“Here lyeth the body of Mathyas Barnewall the 12th Barron of Trimestowne whoe beinge transplanted into Conaght with others by orders of the usurper Cromwell dyed at Moinivae the 17 of September 1667 for whome this monument was made by his sonne Robert Barnewall the 13 lord of Trimestowne. Here lyeth alsoe his uncle Richard Barnewall, James Barnewall who died at Cregan the 2 of October 1672 and James Barnewall of Aughrim. God have mercy on their soules”.
The Barnewall family actually resided in a Woodlawn House, though not on the site of the present Woodlawn House as we know it, while they also held dominion over the townlands of Ballinrooaun, Gorteendrishagh and Carrowferrikeen as well as some others on the Galway-Clare border. Again they married into well-established Galway tribes such as the Kirwans and Martins before the 15th Baron eventually returned to their original seat in Co. Meath in c.1740.
Control of the townland from this period belongs to the Kenney family. The Kenneys, originally from Somerset, England, settled in county Wexford in the late 16th century. In the 18th century James Kenney of Wexford married Catherine O’Kelly and bought the estate of Kilclogher from Lord Trimblestown. Kilclogher had been forfeited by the O’Kellys in the 17th century after their defeat of the Ó’Mainnín. The family became Fitzgerald-Kenney in the late 18th century, through marriage, and were recorded as non- resident proprietors in County Galway in 1824. By the mid-19th century the Kilclogher estate included lands in the parishes of Moylough and Monivea, barony of Tiaquin and in the parish of Ballynakill, barony of Ballymoe, County Galway. Some of the land in the barony of Ballymoe was sold in 1855 to Allan Pollok.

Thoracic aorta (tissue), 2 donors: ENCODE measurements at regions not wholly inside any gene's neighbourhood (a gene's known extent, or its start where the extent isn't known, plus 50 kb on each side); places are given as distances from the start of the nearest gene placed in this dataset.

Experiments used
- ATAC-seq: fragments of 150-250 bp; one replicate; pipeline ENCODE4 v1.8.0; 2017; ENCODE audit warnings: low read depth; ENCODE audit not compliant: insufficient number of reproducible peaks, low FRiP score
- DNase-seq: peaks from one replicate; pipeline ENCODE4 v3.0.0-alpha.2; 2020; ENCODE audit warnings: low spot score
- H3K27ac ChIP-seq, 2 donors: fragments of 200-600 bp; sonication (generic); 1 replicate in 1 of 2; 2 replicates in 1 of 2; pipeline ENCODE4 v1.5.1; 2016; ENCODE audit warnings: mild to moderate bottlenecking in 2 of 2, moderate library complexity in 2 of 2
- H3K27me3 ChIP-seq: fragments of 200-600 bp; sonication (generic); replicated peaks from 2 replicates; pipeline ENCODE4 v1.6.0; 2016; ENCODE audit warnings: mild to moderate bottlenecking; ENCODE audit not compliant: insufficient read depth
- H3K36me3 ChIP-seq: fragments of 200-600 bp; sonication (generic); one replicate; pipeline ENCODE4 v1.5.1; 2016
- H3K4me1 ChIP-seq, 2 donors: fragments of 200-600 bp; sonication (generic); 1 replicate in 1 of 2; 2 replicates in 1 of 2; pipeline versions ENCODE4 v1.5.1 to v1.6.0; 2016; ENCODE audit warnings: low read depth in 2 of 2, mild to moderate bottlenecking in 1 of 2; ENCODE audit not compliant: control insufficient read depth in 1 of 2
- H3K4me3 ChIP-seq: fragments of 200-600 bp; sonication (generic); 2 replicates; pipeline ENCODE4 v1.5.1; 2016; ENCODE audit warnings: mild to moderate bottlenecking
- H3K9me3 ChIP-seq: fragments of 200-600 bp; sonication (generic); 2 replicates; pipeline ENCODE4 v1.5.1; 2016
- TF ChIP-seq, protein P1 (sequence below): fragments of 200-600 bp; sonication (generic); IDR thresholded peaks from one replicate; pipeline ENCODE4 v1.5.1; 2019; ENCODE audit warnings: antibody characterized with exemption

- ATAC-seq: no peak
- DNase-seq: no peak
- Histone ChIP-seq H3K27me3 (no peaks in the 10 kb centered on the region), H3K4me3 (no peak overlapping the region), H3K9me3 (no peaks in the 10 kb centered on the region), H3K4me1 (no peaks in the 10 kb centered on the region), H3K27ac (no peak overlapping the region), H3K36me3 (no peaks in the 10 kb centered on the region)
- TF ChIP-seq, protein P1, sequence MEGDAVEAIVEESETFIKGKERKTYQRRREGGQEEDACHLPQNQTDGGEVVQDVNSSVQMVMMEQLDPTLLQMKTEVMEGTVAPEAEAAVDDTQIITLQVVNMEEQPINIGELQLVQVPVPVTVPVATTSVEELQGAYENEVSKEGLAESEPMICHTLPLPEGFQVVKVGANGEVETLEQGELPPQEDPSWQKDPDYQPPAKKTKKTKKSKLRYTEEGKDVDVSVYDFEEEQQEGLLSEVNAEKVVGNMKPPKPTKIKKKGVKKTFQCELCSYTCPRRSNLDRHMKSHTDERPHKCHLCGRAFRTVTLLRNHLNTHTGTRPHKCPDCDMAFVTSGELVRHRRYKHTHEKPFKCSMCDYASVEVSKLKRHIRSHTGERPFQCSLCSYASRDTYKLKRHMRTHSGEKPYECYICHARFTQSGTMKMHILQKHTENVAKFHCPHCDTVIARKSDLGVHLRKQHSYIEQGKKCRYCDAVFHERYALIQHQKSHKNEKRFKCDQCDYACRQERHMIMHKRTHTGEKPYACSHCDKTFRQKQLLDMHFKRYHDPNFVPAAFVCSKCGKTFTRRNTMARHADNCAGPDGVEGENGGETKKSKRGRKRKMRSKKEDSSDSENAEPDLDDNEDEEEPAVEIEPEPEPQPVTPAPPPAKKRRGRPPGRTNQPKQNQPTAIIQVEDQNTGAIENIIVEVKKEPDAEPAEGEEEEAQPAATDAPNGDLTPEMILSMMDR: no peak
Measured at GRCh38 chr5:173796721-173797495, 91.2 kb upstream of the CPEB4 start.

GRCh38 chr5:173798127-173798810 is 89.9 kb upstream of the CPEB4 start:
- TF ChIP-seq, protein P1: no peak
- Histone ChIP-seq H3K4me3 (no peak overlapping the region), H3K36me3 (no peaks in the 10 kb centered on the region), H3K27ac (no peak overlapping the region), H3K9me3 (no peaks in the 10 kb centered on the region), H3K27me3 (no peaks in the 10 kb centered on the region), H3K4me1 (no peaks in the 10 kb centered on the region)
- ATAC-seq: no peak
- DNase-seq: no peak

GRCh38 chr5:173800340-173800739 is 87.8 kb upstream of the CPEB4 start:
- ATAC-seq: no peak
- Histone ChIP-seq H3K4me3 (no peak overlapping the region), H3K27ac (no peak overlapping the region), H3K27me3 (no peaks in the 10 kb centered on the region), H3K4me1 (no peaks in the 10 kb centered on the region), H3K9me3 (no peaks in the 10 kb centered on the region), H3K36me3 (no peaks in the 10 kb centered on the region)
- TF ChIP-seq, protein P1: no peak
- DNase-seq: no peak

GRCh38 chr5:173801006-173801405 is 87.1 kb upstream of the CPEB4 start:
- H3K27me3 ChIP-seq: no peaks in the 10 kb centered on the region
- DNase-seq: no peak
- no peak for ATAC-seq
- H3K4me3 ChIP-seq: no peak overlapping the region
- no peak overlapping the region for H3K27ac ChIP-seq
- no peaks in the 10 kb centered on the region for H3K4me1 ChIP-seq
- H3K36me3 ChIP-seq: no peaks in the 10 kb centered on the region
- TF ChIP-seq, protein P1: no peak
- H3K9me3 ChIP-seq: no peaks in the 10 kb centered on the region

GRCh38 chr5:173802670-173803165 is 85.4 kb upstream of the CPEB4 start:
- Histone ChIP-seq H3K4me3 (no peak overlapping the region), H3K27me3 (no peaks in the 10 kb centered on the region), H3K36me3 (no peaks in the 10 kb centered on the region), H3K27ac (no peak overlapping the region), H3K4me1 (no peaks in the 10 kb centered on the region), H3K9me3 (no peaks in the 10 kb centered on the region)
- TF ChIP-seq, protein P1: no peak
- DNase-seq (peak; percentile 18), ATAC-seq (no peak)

In 1870 James C. Fitzgerald-Kenney married Helena, daughter and co-heir of Major Patrick Crean-Lynch, and their children inherited both the Kilclogher estate of the Kenneys and the Clogher estate in county Mayo of the Crean-Lynchs. They were the parents of James FitzGerald Kenney, Cumann na nGaedheal T.D. for south Mayo 1927-1944 and Minister for Justice 1927-1932. In the 1870s the county Galway estate of the Fitzgerald-Kenneys amounted to 3,540 acres and the County Mayo estate to 855 acres. A younger son, Thomas Henry Kenney of Ballyforan House (Claremont), County Roscommon and France, who died in 1864, had over 2,300 acres of land in four counties, including counties Galway and Roscommon.
The building of Skehana Church, as we know it today (having replaced a previous structure on the same site), was financed by the Fitzgerald-Kenneys and it bears their family crests, carved in limestone, on its east facing wall. A burial plot containing the remains of some of its family members is situated adjacent to its northern wall. Another connection to that period is that Fr. Thomas Crean-Lynch, of the aforementioned family, served as curate in Skehana Church for two periods 1903-6 and 1910-11. His remains lie in the grounds of Lackagh Church where he served later.
In July 1874 his Irish lands were offered for sale in the Landed Estates Court by his two daughters, Sophia A. Kenney and Adele Schaffers. The Irish Times reported that some lots were sold by private contract and others to Mr. William Fry, solicitor, in trust.